In 2015, Americans took 10.6 billion trips on public transportation, the third highest annual ridership in over a decade, according to American Public Transportation Association figures. Overall, from 1995-2015, public transit ridership increased by 37 percent, almost double the growth of the overall population.

There are a variety of reasons for this, from increases in technologies to shifting demographics to a societal impulse to return to urban dwelling. Regardless of the reasons, the fact remains that residents want transit – they want it to be fast, convenient, safe and practical.

This poses a challenge for many agencies across the country – both large and small – that are looking to keep up with the times while competing against emerging transit modes. How are public transit agencies across the country remaining relevant while providing a critical public service?

Rebuilding ridership through partnerships: Link Transit, Washington State

Eric West, the marketing coordinator for Link Transit, which serves the rural Chelan and Douglas counties in Washington State, says its bus system experienced record ridership in 2015 – the highest levels since 1999 – which is quite an achievement given the agency’s history.

Prior to 2000, Link Transit was a fare-free system. However, due to mounting costs and eliminating the state motor vehicle excise tax that was dedicated to funding public transit, the agency was forced to implement fares while cutting services. This caused ridership to plummet. 

“Over the past 15 years, it’s been a rebuilding process,” West says. “In 2015, we hit a high mark for the first time since we’ve introduced fares. We broke a record last year.”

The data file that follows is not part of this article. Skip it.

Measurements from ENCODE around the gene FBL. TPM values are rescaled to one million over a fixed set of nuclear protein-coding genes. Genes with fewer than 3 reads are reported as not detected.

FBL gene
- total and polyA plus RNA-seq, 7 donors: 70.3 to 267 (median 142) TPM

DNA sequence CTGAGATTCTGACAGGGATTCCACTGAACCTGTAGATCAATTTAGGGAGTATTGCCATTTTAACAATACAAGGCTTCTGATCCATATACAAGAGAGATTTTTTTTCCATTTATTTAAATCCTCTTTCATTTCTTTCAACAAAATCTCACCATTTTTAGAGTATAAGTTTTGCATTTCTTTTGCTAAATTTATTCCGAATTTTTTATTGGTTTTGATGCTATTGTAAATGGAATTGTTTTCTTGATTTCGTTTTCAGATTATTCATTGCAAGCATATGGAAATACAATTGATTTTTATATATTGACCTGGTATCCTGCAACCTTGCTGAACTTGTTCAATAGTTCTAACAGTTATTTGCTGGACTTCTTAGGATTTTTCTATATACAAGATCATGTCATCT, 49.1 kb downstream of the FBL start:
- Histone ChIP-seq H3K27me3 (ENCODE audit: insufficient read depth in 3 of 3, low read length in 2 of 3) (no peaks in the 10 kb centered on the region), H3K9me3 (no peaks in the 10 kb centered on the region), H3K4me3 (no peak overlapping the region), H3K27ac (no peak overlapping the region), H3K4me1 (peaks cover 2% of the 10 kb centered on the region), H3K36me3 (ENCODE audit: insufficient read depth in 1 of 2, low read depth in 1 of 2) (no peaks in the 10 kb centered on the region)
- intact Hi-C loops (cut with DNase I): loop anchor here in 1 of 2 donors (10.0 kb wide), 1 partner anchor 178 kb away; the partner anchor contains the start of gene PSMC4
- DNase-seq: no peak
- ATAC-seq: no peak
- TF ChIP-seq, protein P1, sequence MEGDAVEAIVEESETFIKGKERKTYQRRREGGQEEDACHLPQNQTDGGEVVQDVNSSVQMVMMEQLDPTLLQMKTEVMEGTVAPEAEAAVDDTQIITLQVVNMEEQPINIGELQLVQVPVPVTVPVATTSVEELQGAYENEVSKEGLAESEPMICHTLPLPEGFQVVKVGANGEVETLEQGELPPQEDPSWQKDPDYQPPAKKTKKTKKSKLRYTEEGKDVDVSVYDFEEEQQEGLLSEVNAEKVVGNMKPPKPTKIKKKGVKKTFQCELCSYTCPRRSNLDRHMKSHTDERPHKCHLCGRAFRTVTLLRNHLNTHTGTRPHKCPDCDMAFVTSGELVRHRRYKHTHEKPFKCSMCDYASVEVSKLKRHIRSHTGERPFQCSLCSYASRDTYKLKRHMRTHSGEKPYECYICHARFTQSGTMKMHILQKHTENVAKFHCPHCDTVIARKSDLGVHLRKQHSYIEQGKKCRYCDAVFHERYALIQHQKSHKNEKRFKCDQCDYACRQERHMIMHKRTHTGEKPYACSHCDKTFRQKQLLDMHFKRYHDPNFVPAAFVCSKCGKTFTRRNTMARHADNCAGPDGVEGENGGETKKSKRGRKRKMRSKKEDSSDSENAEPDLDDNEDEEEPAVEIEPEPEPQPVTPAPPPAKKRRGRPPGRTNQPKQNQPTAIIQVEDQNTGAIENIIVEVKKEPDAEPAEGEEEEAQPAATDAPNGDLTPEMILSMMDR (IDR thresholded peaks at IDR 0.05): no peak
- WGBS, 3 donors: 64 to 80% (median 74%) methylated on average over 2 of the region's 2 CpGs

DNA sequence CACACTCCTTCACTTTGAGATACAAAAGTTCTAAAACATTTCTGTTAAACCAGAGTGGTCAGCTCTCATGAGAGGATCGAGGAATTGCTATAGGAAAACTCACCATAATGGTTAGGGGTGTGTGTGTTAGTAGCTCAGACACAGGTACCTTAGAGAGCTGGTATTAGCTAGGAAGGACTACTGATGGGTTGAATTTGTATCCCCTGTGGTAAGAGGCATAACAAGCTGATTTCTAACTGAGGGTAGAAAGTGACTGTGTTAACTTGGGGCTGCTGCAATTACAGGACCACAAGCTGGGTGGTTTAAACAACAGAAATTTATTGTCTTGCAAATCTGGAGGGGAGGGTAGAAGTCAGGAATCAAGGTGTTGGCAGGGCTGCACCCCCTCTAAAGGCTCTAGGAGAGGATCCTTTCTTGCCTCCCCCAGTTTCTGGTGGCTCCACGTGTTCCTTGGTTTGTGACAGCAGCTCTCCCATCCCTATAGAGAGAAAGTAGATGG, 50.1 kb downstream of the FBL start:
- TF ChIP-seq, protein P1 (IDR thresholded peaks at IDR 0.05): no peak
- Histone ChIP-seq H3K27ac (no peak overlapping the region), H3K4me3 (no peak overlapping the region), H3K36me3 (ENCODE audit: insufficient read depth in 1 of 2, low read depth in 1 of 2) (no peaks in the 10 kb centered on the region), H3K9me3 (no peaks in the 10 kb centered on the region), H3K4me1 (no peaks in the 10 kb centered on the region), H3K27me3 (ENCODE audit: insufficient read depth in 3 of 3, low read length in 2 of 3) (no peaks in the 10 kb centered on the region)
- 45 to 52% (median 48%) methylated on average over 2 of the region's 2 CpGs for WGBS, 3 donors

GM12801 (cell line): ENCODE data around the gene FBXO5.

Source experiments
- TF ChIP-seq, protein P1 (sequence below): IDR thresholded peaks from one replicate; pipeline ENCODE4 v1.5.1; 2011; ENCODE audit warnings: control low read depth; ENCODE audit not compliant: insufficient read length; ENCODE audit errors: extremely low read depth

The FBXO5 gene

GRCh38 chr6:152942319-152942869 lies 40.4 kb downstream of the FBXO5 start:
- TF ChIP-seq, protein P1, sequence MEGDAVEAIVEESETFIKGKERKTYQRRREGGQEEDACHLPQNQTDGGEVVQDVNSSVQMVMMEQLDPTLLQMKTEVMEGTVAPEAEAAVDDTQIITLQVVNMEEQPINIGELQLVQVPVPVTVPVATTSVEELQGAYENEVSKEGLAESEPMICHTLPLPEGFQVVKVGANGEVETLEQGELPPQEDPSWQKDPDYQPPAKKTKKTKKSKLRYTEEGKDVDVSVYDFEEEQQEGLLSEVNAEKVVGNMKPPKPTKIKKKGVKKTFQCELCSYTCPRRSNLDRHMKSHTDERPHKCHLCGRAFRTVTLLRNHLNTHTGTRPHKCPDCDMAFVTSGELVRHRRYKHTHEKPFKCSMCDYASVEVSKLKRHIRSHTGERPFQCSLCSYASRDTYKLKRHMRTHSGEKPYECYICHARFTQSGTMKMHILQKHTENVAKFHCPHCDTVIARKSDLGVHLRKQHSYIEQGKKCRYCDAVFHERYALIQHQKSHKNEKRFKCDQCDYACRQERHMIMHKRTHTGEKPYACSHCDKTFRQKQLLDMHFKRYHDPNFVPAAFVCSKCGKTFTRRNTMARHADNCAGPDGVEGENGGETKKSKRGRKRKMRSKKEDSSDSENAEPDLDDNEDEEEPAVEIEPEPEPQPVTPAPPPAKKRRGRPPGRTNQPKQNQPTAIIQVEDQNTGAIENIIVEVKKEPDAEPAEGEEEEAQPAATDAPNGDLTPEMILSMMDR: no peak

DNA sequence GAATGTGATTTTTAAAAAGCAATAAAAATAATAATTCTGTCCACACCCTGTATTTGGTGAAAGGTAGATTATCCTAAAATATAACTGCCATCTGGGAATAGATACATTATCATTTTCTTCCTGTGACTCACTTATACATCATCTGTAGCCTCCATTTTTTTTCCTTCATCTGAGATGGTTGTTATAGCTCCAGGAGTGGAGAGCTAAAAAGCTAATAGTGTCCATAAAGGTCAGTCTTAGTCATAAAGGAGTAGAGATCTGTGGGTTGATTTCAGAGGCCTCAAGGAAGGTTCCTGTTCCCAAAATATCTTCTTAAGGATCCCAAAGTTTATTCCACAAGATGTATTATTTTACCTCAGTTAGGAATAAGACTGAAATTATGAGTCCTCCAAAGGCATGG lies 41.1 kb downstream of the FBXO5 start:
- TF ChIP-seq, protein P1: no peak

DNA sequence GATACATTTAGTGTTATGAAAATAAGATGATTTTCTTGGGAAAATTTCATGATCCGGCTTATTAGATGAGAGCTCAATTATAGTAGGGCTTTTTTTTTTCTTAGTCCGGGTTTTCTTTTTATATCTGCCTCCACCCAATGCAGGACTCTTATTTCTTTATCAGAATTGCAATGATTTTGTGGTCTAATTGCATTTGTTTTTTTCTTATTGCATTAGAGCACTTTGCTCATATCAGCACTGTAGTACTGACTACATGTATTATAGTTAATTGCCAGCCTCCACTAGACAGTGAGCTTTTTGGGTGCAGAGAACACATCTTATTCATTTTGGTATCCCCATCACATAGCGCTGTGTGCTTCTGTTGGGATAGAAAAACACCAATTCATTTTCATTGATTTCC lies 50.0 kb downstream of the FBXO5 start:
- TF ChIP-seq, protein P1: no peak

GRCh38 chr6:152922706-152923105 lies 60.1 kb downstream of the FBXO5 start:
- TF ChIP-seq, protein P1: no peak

However, this was not easy to do. “The two or three years after [implementing fares] were just survival,” West says. Because of drastic cuts in service, he says the system became far less relevant to “choice riders,” meaning those who have other means of transportation. 

In order to stay solvent, the agency needed to regain that lost relevancy. In 2003, under the direction of a new general manager, West says the agency went through an extensive review process which examined exactly how to do that. “We were really looking at what kind of internal efficiencies we could achieve, and how to make our runs tighter without having as much layover time.”

One of the first things the agency did was to move riders from the paratransit system onto fixed routes. However, this took an extensive travel-training program. Through this program, the agency reached out to the riders of the paratransit system – often those with mental or physical disabilities – and individually walked them through how to take the fixed route service. Often this meant meeting with them one-on-one at Link headquarters, or occasionally sending liaisons out to rider’s homes. “It was a very personal level of training,” West says.

“That was one of the biggest wins for us during that time period,” West says, estimating that they successfully moved 30 to 40 percent of riders off the costly paratransit system while still offering them the high level of service they required. 

Then, due to an uptick in the local economy and the sales tax revenue subsequently generated, in 2007 the system was able to slowly expand, bringing back weekend hours and increasing frequency on heavily trafficked routes. In 2012, the agency began to take a renewed interest in attracting choice ridership.  

To do this, the agency partnered with some of the area’s major employers. The agency made a deal with these private companies to pay an annual fee so that their employees would be able to ride for free. The partnerships worked so well that the program was expanded to the local community college. “These have really opened the market up to people who may not choose to ride,” West says.

These partnerships, West says, have been the catalyst in regaining the ridership lost through the introduction of fares. 

Proactively increasing ridership: Capital District Transportation Authority, upstate New York

For the past five years, the Capital District Transportation Authority (CTDA), which services Albany, Schenectady, Rensselaer and Saratoga Counties in Upstate New York, has been seeing consistent ridership growth, going from 13.8 million to just over 17 million - approximately a 25 percent increase - according to the agency’s CEO, Carm Basile.